Ccnl Collective Agreement

A collective agreement, collective agreement (CLA) or collective agreement (CLA) is a written contract negotiated by one or more unions with the management of a company (or employers` organisation) that governs workers` working conditions. This includes regulating workers` wages, benefits and obligations, as well as the obligations and responsibilities of the employer or employer, and often involves rules relating to the dispute settlement procedure. This contrasts with the past, when collective bargaining rules were largely defined by unions and employers themselves and the role of government was limited. [15] However, it now seems that it is only legislation that makes it possible to enforce national agreements between the main trade unions and employers` organisations and to eliminate pirate agreements. The gender pay gap is often the subject of political and trade union discussion, but it is not a problem that is only related to wage flexibility. According to the ISTAT (National Institute of Statistics), women receive on average 10% lower wages than their male counterparts, other conditions being the same. It should be stressed, however, that these forms of wage flexibility favour women and are penalised by individual negotiations. Trade unions tend to view individually negotiated wage flexibility as less favourable to women than conventional wage flexibility. In February 2013, telecommunications companies and unions negotiated a new CCNL that set better terms than the previous agreement. The new CCNL will continue until December 31, 2014.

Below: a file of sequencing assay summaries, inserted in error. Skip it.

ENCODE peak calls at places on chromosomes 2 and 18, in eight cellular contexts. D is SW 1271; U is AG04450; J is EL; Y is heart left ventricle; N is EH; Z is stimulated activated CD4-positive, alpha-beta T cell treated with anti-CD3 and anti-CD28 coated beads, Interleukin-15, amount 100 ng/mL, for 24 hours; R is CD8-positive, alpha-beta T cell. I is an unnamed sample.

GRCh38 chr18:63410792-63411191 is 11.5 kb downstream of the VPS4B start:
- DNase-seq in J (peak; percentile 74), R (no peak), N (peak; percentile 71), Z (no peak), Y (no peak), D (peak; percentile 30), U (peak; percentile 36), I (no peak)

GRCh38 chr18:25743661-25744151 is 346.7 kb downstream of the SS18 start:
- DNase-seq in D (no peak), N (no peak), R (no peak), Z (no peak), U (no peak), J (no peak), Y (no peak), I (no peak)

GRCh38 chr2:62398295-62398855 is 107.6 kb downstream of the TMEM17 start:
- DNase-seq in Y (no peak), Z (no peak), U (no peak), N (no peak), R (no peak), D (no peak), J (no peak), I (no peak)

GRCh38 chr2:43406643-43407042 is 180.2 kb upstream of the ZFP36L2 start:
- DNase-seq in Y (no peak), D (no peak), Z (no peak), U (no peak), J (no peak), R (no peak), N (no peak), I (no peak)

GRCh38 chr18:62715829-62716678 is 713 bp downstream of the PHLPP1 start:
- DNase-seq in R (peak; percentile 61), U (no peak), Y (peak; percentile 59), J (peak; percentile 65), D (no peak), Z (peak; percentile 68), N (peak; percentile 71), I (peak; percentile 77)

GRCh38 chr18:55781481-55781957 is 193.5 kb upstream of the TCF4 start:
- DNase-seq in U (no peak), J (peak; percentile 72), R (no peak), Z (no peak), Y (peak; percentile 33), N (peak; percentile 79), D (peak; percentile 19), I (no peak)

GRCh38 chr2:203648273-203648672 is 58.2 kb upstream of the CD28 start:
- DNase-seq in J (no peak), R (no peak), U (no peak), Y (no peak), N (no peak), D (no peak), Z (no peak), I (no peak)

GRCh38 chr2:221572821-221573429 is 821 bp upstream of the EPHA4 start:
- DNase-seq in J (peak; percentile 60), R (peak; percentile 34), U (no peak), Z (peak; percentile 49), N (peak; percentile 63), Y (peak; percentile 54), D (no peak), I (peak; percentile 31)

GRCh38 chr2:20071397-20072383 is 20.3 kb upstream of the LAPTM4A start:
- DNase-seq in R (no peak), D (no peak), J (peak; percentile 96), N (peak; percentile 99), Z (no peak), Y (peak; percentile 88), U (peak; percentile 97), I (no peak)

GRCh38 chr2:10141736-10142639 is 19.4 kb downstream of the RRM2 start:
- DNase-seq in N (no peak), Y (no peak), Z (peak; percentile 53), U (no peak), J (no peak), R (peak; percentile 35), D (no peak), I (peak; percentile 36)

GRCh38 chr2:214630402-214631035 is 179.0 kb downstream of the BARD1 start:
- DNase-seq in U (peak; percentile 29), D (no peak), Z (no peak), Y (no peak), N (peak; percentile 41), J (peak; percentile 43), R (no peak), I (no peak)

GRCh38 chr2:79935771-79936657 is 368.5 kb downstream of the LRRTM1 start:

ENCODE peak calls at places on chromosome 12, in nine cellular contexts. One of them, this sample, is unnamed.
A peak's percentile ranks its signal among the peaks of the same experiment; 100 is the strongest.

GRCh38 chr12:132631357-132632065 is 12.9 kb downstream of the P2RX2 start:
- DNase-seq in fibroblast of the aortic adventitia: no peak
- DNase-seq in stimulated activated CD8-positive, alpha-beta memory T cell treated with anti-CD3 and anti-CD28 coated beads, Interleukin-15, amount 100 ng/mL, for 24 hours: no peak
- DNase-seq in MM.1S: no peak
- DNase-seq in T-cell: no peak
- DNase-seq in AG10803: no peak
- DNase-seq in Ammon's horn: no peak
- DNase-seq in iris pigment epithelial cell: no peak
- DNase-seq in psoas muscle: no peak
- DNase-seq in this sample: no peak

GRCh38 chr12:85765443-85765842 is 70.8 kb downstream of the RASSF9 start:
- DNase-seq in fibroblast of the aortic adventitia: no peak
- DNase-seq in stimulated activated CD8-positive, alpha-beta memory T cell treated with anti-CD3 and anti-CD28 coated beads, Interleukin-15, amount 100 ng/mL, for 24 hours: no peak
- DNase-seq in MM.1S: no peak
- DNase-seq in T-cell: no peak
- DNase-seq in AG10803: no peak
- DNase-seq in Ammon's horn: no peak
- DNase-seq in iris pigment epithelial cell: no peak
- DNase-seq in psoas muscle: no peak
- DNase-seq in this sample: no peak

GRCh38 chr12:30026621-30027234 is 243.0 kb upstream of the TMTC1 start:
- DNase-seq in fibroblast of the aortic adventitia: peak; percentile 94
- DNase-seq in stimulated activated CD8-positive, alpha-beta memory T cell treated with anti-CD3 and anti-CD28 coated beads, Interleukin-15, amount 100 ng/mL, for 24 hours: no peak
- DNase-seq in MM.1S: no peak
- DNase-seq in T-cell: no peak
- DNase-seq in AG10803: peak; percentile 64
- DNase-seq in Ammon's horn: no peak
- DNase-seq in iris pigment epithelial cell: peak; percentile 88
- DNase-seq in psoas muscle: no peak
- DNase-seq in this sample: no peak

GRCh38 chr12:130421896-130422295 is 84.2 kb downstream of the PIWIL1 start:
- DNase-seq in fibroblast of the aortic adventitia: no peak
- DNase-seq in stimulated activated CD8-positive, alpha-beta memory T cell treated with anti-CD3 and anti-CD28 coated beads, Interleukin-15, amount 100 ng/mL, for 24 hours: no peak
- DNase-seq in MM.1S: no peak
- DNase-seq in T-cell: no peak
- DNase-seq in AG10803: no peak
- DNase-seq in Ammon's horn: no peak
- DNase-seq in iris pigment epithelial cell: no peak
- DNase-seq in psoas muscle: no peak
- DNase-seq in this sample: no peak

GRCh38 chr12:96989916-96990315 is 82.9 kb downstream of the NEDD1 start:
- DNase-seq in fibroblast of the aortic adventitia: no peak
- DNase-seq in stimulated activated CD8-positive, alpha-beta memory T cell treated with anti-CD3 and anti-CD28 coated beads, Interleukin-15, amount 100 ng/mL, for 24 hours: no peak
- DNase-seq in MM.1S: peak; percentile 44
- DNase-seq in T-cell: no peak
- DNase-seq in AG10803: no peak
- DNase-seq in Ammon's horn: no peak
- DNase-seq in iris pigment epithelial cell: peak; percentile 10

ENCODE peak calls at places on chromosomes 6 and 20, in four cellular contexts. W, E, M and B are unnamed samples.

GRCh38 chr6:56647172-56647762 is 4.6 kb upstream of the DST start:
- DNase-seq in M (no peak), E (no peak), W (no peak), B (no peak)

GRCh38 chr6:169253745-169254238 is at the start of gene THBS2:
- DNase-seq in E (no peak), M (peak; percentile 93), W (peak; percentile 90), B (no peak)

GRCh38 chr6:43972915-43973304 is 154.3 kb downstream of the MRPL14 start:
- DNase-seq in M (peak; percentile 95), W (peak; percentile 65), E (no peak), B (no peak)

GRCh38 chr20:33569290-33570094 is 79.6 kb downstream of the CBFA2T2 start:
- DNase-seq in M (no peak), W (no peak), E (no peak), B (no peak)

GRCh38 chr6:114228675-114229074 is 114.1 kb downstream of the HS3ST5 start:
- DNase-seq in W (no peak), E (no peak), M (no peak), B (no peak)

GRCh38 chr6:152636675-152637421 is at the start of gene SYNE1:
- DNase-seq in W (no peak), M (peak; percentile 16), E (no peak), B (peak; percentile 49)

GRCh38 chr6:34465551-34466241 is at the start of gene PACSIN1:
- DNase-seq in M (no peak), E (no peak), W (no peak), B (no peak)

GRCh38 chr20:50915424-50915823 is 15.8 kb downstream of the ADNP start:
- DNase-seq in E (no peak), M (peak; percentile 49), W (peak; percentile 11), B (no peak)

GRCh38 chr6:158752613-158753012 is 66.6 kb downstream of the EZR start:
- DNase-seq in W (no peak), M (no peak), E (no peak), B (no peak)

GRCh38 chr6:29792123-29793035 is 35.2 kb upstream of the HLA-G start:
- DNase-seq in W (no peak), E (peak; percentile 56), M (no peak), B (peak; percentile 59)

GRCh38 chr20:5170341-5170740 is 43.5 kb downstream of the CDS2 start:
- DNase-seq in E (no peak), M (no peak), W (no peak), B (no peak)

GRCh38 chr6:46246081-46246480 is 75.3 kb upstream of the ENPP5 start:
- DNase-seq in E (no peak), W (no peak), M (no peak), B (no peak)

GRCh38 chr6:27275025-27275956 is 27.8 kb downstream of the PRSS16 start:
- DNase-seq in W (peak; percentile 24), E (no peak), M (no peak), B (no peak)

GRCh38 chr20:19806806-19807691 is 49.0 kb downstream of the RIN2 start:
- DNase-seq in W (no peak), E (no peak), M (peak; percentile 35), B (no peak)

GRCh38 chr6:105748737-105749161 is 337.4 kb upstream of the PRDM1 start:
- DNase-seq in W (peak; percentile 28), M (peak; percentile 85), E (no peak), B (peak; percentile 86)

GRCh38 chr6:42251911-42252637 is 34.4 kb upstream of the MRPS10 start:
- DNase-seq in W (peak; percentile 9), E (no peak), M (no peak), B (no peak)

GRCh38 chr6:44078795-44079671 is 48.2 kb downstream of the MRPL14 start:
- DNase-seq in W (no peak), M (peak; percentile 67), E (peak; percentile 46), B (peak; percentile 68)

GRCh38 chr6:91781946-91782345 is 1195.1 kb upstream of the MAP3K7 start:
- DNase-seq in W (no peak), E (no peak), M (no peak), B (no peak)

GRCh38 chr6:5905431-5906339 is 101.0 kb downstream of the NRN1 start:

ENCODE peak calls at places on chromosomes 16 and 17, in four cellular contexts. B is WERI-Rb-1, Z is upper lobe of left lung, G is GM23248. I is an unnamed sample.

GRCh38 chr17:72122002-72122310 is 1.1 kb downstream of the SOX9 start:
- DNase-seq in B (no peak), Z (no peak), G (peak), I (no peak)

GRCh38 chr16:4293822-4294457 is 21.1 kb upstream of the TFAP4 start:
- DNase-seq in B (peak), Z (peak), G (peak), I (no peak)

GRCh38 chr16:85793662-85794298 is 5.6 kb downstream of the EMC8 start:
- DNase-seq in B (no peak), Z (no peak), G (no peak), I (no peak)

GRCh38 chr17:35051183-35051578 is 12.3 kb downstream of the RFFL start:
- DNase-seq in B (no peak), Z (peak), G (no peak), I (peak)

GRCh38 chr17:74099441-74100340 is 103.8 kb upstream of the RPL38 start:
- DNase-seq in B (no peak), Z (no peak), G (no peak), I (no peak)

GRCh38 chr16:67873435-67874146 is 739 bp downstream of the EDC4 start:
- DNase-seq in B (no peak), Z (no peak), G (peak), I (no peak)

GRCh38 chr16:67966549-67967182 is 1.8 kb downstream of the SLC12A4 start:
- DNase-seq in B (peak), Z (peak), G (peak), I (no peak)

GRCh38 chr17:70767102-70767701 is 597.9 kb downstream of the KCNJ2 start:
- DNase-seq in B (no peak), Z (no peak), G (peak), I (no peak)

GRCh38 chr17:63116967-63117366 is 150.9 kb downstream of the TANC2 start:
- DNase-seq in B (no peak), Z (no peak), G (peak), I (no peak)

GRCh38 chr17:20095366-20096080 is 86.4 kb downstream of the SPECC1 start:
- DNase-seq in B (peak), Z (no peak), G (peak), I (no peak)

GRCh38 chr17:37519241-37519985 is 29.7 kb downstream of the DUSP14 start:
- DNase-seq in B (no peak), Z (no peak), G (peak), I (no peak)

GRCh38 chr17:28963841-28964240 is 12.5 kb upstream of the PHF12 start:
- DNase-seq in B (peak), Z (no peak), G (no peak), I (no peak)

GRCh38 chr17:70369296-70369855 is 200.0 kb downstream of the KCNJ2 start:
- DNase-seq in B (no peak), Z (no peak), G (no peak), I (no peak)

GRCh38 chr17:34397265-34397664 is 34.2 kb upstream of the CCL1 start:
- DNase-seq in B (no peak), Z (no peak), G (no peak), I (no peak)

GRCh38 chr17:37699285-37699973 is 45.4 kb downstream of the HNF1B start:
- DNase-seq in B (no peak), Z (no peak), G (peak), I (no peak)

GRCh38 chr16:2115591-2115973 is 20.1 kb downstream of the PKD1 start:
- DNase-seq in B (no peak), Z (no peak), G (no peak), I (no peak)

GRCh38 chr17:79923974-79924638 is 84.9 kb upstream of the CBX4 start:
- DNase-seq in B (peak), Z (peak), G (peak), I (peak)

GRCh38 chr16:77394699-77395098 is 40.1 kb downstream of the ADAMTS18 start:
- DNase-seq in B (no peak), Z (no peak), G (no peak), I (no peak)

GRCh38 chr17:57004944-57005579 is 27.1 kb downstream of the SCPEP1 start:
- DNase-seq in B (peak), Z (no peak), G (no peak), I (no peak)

In the Common Law, Ford v A.U.E.F. [1969],[8] the courts once ruled that collective agreements were not binding. Second, the Industrial Relations Act of 1971, introduced by Robert Carr (Minister of Labour in Edward Heath`s cabinet), provided that collective agreements were binding, unless a written contractual clause explained otherwise. After the death of the Heath government, the law was rescinded to reflect the tradition of the UK`s labour relations policy of legally refraining from workplace disputes. Collective bargaining in the private sector in Italy takes place mainly at two levels: at sectoral level and at company level. However, recent changes to the system may have strengthened collective bargaining at company level, while the number of agreements signed by non-representative institutions has increased. At the enterprise level, negotiations include mechanisms for improving productivity and promoting innovation, as well as the distribution of the benefits of increased productivity. . . .

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